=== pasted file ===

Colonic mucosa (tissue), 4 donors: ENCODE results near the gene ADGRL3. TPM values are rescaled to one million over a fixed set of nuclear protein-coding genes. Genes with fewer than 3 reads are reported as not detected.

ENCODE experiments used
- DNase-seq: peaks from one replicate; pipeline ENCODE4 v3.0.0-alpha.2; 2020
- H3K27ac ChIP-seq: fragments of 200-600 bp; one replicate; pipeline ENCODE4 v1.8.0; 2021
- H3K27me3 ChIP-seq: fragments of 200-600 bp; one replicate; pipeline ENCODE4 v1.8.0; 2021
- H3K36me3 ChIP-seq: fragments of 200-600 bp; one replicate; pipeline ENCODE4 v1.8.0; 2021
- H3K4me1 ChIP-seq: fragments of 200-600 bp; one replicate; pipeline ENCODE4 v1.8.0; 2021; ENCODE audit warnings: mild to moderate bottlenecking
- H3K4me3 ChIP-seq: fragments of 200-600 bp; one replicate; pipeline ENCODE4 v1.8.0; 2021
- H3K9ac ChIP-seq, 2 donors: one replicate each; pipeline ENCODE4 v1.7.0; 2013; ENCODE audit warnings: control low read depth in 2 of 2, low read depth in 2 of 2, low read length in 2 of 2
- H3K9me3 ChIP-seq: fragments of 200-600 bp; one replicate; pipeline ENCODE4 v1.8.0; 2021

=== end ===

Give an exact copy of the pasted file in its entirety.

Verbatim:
Colonic mucosa (tissue), 4 donors: ENCODE results near the gene ADGRL3. TPM values are rescaled to one million over a fixed set of nuclear protein-coding genes. Genes with fewer than 3 reads are reported as not detected.

ENCODE experiments used
- DNase-seq: peaks from one replicate; pipeline ENCODE4 v3.0.0-alpha.2; 2020
- H3K27ac ChIP-seq: fragments of 200-600 bp; one replicate; pipeline ENCODE4 v1.8.0; 2021
- H3K27me3 ChIP-seq: fragments of 200-600 bp; one replicate; pipeline ENCODE4 v1.8.0; 2021
- H3K36me3 ChIP-seq: fragments of 200-600 bp; one replicate; pipeline ENCODE4 v1.8.0; 2021
- H3K4me1 ChIP-seq: fragments of 200-600 bp; one replicate; pipeline ENCODE4 v1.8.0; 2021; ENCODE audit warnings: mild to moderate bottlenecking
- H3K4me3 ChIP-seq: fragments of 200-600 bp; one replicate; pipeline ENCODE4 v1.8.0; 2021
- H3K9ac ChIP-seq, 2 donors: one replicate each; pipeline ENCODE4 v1.7.0; 2013; ENCODE audit warnings: control low read depth in 2 of 2, low read depth in 2 of 2, low read length in 2 of 2
- H3K9me3 ChIP-seq: fragments of 200-600 bp; one replicate; pipeline ENCODE4 v1.8.0; 2021